Years pro:Saints, 1981-1993, Niners 1994-95. Pro Bowls: 6. All-Pro: 7. Consensus All-NFL: 1992, 1993. All-Decade team? No. Playoff games: 8. Super Bowl rings: 1. Avg. team defensive rank: 10.1 (out of 28-30 teams).
Cold, Hard Football Fact: Missed only four games during a 15-year NFL career. Had 10+ sacks and 100+ tackles each year from 1983-85. Finished his career with 128 sacks, 10th all time since he broke into the league in 1981 (sacks weren't counted until 1982). Was a consensus first-team All Pro in 1992-93, when he was in his mid-30s.
Offensive HOF equivalent: Bruce Matthews. He played at a high level for all 15 years of his career, but for a franchise that couldn't get anywhere in the postseason or with the national media.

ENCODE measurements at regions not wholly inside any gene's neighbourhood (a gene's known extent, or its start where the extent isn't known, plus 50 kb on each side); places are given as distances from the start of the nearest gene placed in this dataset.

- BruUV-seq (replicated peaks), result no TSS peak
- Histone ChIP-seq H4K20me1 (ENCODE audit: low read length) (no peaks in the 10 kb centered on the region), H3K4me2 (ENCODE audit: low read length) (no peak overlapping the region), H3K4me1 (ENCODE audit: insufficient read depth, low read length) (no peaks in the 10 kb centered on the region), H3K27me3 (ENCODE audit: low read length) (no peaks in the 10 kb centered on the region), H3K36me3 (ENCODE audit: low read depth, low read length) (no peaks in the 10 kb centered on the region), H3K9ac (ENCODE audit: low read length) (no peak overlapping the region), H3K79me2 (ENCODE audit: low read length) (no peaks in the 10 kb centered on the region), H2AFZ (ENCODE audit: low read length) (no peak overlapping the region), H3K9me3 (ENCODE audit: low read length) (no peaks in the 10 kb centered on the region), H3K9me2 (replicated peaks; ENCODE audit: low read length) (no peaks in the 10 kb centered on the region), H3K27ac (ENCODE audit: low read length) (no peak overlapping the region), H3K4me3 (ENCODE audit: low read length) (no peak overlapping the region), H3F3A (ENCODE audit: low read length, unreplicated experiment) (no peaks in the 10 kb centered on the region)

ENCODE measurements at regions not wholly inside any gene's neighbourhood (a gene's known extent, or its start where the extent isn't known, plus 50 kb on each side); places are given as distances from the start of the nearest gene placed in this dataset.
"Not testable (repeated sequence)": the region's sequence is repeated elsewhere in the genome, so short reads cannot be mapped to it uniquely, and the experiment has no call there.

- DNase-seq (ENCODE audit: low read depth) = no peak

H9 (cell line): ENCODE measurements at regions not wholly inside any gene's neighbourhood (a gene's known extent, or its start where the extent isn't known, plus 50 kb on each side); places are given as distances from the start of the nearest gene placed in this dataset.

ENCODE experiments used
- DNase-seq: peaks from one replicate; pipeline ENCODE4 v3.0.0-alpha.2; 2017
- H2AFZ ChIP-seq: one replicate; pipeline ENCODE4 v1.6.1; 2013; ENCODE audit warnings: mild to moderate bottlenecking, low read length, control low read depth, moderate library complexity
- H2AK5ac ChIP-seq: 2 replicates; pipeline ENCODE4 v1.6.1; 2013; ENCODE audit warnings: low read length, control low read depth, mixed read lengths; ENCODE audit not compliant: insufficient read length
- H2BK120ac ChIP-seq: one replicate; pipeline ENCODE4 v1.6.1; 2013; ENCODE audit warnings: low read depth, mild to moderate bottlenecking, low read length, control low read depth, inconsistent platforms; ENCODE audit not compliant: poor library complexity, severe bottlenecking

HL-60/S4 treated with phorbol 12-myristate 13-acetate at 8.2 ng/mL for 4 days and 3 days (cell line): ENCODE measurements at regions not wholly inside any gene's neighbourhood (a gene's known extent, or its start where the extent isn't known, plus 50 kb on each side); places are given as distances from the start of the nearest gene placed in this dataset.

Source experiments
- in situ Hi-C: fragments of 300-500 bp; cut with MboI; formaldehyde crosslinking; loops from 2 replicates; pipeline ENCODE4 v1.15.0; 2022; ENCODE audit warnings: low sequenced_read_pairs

The case against: There were a lot of good pass rushers around when Jackson played, and he was never up to the Tippett/Taylor level. Couldn't get the Saints anywhere in the postseason. Had a couple of unproductive seasons in the middle of his career.
The case for: Few players in NFL history mixed longevity and excellence like Jackson did. He was one of the best defensive players in the league for a solid decade-and-a-half, and even won a Super Bowl ring with the 49ers in 1994, starting all 16 games out of position DE for one of the most dominant teams ever. His defenses were in the top five in either yards or points in nine of his 15 years. Jackson also recovered 28 opponent fumbles in his career, one shy of the record held by Minnesota legend Jim Marshall (another defender who probably belongs in Canton).